Philothei

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Philothei
St.Philothei.jpg
Born 1522 Athens, Ottoman Greece
Died 1589
Venerated in Eastern Orthodoxy
Feast February 19
Patronage Athens, Women and Charitable works

Saint Philothei née Revoula Benizelos, (also known as Philotheia or Philothea) (Greek: Άγια Φιλοθέη) (1522 - 1589) was a Greek martyr and saint from Ottoman-era Greece.

Life[edit]

She was born in Athens in 1522 to an illustrious and wealthy family. Her parents were Angelo and Syrigi Benizelos. They had no children, but after fervent prayer her mother gave birth to a daughter whom they named Revoula. Against her will, she was married at the age of 14, to the noble Andrea Chila, who mistreated her. When he died in 1539, she was only 17, beautiful and wealthy and her parents insisted that she got remarried. Instead, she remained at home, spending much of her time in prayer. The family wealth gave her the opportunity for charitable work, and while still a young woman she had gained the respect and love of the community.

When her parents died in 1549, Philothei found herself the owner of extensive holdings. She took up the monastic life and around 1551 established a women's monastery under the patronage of St. Andrew. She took the name Philothei.[1] There the young nuns taught handiwork, weaving, housekeeping and cooking. In this way, she prepared the young women who came to her for the domestic life.

Philothei is primarily remembered for her abundant philanthropy. The convent had a great deal of charity establishments both in Athens and on the islands of the Aegean sea. Philothei founded a second, more secluded monastery at Patesia. She also built hospices, homes for the elderly, and schools for girls and boys of Athens. One of her more controversial activities was to buy the freedom of Greeks taken as slaves by the Tzambitis Ottomans, especially women taken to the harems. She offered shelter to young women, some pregnant, hunted by both Greeks and Turks helped them escape secretly to Tzia, to Andros, to Aegina, or to Salamina, where they protected.[2] In a 22 February 1583 letter to the Venetian Gerousia, Philothei asks for monetary support so as to manage to pay off her debts from ransom money, duties, bribes, and taxes to the occupying Turks. Her monasteries were frequently plundered, and the farming and agricultural program, which were a basic source of sustaining her work, devastated.[2]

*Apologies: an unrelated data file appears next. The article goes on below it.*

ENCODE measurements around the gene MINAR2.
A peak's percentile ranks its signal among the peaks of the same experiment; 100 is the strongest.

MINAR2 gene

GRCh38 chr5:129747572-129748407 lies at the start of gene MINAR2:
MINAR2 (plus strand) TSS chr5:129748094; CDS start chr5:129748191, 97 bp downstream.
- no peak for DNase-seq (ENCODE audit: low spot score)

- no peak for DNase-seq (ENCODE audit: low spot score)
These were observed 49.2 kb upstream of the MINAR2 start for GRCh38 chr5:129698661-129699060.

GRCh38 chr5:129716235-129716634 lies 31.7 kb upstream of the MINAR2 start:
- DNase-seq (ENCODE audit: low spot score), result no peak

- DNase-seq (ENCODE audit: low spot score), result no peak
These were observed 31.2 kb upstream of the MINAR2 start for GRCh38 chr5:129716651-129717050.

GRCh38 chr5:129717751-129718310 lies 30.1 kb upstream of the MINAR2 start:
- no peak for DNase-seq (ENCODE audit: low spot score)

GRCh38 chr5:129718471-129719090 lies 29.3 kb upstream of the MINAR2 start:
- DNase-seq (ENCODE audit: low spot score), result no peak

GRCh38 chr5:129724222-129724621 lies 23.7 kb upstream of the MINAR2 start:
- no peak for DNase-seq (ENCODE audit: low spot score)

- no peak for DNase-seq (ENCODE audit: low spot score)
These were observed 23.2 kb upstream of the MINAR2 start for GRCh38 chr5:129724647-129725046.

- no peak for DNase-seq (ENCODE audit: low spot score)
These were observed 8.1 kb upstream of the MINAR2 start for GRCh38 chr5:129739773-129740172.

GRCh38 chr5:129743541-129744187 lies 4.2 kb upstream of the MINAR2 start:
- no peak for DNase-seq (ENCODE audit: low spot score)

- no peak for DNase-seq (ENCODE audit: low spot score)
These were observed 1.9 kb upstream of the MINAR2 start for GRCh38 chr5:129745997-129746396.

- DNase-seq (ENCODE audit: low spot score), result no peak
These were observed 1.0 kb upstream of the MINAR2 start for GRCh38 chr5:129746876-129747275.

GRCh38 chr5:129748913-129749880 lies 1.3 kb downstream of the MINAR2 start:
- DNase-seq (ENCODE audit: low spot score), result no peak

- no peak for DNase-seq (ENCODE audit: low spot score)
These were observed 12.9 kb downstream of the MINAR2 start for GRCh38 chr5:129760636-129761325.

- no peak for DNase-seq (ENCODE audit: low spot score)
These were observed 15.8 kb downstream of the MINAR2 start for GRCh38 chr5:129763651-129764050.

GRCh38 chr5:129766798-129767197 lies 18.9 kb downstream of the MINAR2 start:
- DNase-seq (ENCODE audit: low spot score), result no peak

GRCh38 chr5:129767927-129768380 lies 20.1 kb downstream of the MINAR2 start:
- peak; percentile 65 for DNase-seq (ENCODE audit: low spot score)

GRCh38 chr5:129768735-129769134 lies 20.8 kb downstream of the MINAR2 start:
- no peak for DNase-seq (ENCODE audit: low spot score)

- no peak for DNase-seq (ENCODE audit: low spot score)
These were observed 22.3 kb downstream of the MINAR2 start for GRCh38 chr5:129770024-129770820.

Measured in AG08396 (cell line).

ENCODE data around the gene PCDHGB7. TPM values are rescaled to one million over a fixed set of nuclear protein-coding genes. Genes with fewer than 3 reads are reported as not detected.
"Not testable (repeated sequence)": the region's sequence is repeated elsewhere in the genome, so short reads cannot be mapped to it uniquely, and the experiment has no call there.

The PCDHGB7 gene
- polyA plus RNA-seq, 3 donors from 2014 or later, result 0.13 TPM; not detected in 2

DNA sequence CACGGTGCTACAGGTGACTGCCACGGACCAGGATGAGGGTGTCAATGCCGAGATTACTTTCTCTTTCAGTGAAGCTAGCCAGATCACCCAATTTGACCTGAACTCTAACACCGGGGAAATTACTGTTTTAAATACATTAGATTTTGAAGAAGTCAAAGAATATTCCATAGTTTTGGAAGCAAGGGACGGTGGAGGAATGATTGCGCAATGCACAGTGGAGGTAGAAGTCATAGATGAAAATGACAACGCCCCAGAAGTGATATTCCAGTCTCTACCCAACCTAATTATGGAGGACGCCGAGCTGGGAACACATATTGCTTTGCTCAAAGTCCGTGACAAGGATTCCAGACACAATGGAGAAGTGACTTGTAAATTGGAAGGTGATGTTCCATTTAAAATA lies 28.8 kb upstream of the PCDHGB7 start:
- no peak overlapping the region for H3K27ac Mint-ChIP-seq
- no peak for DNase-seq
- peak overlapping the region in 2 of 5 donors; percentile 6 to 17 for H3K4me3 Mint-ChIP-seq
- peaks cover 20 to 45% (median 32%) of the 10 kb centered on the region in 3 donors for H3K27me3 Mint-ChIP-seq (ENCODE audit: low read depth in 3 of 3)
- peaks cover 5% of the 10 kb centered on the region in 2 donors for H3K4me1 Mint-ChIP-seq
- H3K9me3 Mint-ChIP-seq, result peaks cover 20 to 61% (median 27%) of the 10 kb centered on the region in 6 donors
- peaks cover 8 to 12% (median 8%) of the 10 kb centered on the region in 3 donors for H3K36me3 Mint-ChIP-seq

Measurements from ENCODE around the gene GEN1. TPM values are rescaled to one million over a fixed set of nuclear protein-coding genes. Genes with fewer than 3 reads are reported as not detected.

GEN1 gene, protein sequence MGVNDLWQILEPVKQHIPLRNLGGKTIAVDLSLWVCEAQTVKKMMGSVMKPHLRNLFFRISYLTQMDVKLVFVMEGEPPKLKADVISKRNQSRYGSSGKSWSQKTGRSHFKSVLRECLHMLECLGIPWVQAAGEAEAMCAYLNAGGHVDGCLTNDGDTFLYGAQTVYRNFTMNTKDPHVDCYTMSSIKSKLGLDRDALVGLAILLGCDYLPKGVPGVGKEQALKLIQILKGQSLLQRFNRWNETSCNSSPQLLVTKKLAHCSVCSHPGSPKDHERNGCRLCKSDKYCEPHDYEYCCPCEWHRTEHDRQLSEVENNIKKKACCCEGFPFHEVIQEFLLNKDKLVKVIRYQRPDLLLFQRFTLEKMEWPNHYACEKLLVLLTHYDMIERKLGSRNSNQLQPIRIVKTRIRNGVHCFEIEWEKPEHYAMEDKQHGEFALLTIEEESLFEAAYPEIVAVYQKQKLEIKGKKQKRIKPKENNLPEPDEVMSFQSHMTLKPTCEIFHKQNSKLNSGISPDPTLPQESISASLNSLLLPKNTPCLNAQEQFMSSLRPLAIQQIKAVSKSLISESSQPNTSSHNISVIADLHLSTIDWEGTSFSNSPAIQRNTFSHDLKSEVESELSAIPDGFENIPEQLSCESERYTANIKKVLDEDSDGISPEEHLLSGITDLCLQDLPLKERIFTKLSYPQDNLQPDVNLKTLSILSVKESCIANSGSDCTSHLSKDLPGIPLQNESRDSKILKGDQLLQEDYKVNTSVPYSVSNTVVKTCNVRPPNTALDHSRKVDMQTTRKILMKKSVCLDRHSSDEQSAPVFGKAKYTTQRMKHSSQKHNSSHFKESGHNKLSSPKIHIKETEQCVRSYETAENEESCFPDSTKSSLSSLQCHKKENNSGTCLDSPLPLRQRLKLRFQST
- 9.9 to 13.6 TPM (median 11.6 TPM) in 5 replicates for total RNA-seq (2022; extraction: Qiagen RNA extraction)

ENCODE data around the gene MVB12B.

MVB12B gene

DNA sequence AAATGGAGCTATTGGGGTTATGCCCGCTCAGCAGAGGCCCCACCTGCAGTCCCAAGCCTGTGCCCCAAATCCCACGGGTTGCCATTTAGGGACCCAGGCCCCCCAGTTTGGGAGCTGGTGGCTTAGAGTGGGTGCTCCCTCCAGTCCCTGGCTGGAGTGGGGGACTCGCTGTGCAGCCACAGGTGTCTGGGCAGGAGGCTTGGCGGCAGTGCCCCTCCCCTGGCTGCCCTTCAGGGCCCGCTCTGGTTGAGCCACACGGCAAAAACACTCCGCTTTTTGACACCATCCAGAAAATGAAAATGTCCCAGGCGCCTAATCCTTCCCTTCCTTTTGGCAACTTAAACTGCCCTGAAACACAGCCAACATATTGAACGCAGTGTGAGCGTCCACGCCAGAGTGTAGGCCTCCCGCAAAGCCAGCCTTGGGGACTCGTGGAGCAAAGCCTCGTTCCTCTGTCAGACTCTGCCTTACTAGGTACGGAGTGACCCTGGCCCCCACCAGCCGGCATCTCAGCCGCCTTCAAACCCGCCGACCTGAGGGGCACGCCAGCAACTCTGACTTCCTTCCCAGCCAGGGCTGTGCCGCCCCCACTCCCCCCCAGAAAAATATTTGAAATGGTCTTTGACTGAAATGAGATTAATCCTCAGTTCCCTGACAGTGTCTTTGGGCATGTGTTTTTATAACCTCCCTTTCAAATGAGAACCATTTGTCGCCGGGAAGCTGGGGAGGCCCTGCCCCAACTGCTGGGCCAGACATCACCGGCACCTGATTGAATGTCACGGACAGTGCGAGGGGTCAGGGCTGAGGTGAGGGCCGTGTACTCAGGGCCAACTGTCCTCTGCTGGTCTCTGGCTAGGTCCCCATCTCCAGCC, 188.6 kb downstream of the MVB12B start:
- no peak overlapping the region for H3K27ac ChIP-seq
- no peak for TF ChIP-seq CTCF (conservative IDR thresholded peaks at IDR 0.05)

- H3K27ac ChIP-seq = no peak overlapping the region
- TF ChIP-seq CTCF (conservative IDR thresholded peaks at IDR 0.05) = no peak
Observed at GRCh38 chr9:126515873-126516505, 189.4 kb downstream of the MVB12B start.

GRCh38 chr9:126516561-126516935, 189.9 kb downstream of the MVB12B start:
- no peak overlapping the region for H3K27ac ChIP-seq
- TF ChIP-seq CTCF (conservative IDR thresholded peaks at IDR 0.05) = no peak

Four women enslaved by the Ottoman Turks in harems also ran to her for refuge. The women were traced, and Philothei was beaten and brought before the magistrate who put her in prison. Friends intervened and paid the ditrict governor for her release. As her fame grew, so dd the animosity. On 3 October 1588, four Turks hired for the purpose, broke in to the maonastery at Patesia during the evening vigil service, beat her severely. She remained bedridden and died of her injuries on 19 February 1589.[2]

Veneration[edit]

Philothei is considered a martyr by the Eastern Orthodox Church. Just a few years after her death, she was canonized a Saint, in the days of the Ecumenical Patriarch Matthew the Second (1595-1600). Her memory is venerated on February 19. Along with Saints Hierotheus and Dionysius the Areopagite, Saint Philothei is considered a patron of the city of Athens. Her relics are interred in the Metropolitan Cathedral of Athens. The Filothei district of Athens is named after her.

Saint Philothei has a Troparion written about her:

Troparion to St. Philothei (Tone 5) The Faithful of Athens and all the world honor Philothei the martyred nun and rejoice in her holy relics. For she has exchanged this passing life for the life that knows no end through her struggle and martyrdom; and she begs the Savior to have mercy on us all.[3]

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